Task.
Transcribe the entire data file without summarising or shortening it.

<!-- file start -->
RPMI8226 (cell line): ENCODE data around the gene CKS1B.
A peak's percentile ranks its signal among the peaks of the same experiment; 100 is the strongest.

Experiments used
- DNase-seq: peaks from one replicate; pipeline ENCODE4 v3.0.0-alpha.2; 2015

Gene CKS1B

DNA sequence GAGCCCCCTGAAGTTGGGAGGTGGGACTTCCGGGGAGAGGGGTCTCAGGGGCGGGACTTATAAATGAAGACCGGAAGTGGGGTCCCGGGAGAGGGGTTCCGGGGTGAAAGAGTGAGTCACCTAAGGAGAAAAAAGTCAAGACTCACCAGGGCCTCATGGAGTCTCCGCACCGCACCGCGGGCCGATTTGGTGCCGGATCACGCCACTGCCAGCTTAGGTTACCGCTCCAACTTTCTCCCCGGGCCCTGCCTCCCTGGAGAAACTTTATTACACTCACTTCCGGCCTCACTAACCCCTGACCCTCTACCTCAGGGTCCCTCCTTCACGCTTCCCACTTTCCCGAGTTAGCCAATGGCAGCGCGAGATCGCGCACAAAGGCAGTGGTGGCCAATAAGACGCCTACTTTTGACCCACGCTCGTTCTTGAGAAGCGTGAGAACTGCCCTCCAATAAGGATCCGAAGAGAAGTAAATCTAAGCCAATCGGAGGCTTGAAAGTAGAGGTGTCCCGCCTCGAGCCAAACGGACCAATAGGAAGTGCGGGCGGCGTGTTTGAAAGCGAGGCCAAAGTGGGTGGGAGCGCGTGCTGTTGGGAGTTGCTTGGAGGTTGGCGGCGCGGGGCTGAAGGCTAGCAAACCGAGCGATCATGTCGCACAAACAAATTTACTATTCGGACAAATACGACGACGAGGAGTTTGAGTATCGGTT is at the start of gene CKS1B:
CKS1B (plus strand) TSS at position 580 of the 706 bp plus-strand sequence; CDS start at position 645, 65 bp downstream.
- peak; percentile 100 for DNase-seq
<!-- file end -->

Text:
RPMI8226 (cell line): ENCODE data around the gene CKS1B.
A peak's percentile ranks its signal among the peaks of the same experiment; 100 is the strongest.

Experiments used
- DNase-seq: peaks from one replicate; pipeline ENCODE4 v3.0.0-alpha.2; 2015

Gene CKS1B

DNA sequence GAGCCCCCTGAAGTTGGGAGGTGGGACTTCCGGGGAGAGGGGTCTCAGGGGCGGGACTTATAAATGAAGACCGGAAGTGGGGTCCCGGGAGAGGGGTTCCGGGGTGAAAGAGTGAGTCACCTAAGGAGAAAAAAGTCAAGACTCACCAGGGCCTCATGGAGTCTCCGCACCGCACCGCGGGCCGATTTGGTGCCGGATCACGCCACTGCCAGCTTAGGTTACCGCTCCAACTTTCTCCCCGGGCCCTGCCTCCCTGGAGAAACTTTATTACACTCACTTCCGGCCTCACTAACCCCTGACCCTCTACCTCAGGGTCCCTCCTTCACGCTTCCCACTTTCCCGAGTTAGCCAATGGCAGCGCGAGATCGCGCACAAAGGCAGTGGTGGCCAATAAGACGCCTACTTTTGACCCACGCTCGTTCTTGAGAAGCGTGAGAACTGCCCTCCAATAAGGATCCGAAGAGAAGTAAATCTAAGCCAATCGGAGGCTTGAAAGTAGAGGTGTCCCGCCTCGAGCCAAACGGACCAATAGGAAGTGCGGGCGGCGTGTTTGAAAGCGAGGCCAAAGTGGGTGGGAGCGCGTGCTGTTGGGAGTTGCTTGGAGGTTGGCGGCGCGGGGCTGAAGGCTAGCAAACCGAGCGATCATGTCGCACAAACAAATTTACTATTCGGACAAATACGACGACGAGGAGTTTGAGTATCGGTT is at the start of gene CKS1B:
CKS1B (plus strand) TSS at position 580 of the 706 bp plus-strand sequence; CDS start at position 645, 65 bp downstream.
- peak; percentile 100 for DNase-seq